4.3: A subjective voice

TASK: To help develop your personal voice as an independent practitioner, it is important to acknowledge your subjective attitude towards the subjects you’re researching and photographing. Right now you’re dealing with themes around landscape.

Write an entry in your learning log (around 300 words) reflecting on any current and previous circumstances and experiences that you think may influence, or may have influenced, your view of the landscape. Describe how you think these factors might inform your ideas about landscape photography or related themes. If you’re stuck, consider the following:
• Did where you grew up / spent time whilst growing up influence your view of the landscape?
• What sorts of engagement have you had with the landscape? Leisure? Work? Negative or traumatic experiences?
• Are there any social or political issues that particularly concern you in relation to the landscape?

I grew up on the outskirts of Manchester. Although I could see the sunrise over the hills of the Peak District from my bedroom window, my father was generally out and my mother preferred to go shopping at weekends, so visits there were only once or twice a year on large family summer picnics to gather bilberries. And from the car window on the frequent visits to family in Bradford and Yorkshire – where the world was particularly magical at night with all the stars, and in the snow at Xmas.

I went to school in the middle of Manchester and so lived a long way from my school friends. My main companion was a cocker spaniel called Kim, and when he was run over by a lorry, by Jason his replacement springer spaniel. With these dogs for company I was relatively free to go for walks on my own through the pathways and horse fields just down the road from our house. Those places were bot magical – early morning dew, sunsets and many different types of bird. But also rather scary, with periodic reports of murders that worried my mother. So going out in the countryside became also an act of defiance and bravery against a world that seemed to conspire to make women and children victims of a violent unknown. I was not exactly scared of people (generally men) I met on my walks, but I saw them as a nuisance, something I should be wary of and avoid.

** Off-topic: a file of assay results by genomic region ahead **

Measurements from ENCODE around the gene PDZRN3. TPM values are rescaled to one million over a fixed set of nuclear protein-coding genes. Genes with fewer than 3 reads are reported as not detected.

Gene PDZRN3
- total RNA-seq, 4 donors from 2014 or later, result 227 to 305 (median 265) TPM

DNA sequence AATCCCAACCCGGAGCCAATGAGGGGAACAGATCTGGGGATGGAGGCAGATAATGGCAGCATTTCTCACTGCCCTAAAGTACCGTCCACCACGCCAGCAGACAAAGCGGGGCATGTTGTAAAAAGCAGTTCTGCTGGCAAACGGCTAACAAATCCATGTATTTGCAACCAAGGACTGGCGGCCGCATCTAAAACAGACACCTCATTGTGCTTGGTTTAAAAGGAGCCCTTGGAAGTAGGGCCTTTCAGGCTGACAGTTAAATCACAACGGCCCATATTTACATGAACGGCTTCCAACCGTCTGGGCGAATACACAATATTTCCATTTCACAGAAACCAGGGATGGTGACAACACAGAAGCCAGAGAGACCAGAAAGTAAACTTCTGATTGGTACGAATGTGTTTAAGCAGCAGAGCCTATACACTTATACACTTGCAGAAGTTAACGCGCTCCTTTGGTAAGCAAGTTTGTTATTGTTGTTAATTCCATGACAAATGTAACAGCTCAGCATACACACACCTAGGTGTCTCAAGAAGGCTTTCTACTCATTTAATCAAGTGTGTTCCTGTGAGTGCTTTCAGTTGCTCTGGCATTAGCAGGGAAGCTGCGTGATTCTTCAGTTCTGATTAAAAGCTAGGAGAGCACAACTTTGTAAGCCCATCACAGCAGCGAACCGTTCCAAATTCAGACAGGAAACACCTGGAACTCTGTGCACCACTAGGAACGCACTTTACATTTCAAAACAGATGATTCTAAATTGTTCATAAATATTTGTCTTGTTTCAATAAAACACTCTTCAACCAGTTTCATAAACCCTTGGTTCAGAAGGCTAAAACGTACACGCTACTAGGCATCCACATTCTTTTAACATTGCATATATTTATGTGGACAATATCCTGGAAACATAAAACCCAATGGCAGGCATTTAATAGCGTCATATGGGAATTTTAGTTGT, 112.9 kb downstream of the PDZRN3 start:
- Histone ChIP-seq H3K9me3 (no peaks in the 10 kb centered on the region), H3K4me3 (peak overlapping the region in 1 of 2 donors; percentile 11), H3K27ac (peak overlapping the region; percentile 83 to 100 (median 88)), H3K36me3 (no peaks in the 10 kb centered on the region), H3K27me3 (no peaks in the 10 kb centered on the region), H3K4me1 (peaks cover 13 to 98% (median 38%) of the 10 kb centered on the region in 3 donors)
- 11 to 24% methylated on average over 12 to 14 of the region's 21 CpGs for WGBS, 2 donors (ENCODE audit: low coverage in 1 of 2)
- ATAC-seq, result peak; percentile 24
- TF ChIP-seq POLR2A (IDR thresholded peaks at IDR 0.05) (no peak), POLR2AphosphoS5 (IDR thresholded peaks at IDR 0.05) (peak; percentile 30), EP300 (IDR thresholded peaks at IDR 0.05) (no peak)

As an adult in Cambridge my connection with dogs and walking continued. This time in the much safer and tamer countryside with winding rivers and reflections in water. But again, it was really the peace and quiet I wanted. Though it was more common to meet women on their own, not only men. So I started to see people more as possible kindred spirits rather than people to avoid – except during the years of the Cambridge rapist when country walks on my own continued to be heightened with adrenaline rush. As soon as I could I got a big dog, so the freedom could be enjoyed in relative peace, except when I was busy trying to get the dog back from chasing rabbits or swimming across the river to chase another dog or the swans.

Nowadays I still live by the same Cambridge river I have walked for the past 30 years. There have been very many changes. The area was traditionally where ‘lower classes’ employed in Cambridge or local farms were housed, with large council estates for ‘problem families’ as well as private semi-detached housing. Large new estates were built in the 1990s as council house tenants also bought and sold their houses. Much of the very recent influx has been of middle class and more affluent people working in the Cambridge Science Park who (like me) want a healthier lifestyle and like the cycle ride into town and river walks. This is likely to increase with the new station at the end of the Cambridge to London line in May 2017. Tensions with the traveller community down the road have become markedly more tense since Brexit. The place is now quite crowded and much of the empty space has been built on – an example now of suburban living rather than rural outskirts. No longer a wild place to escape to, but a tamer friendlier place looking with new cycle routes to the fens far beyond….This is the area I am working on in my project Transitions.

From the age of 18 I  started to travel a lot, first to Asia (Iran, Turkey, Afghanistan, India, Pakistan) and later to Central America and Africa. My first travels as a student were on a very low budget, often hitch-hiking. Later as an anthropologist I lived for long periods in quite remote villages. I saw the countryside both as an outsider in all its beauty, also as an insider guest – a place of snakes and scorpions and mosquitoes and where one should not go around at night because of bandits (or gossip about impropriety as a woman). Now when I travel for work I have more money, generally travelling by car with local people and development workers, and staying in hotels in urban areas or a very honoured temporary guest in villages.  I still get to know local people well as friends. But I have much less time outside my core work to explore, so my views these days of ‘landscapes’ and photographic opportunities are more as a tourist. It is the conflicting views and my own conflicting reactions about the countryside seen from a car that I explore in Assignment 4 ‘safari’ and work on travel books and on-line slideshows for Assignment 5.

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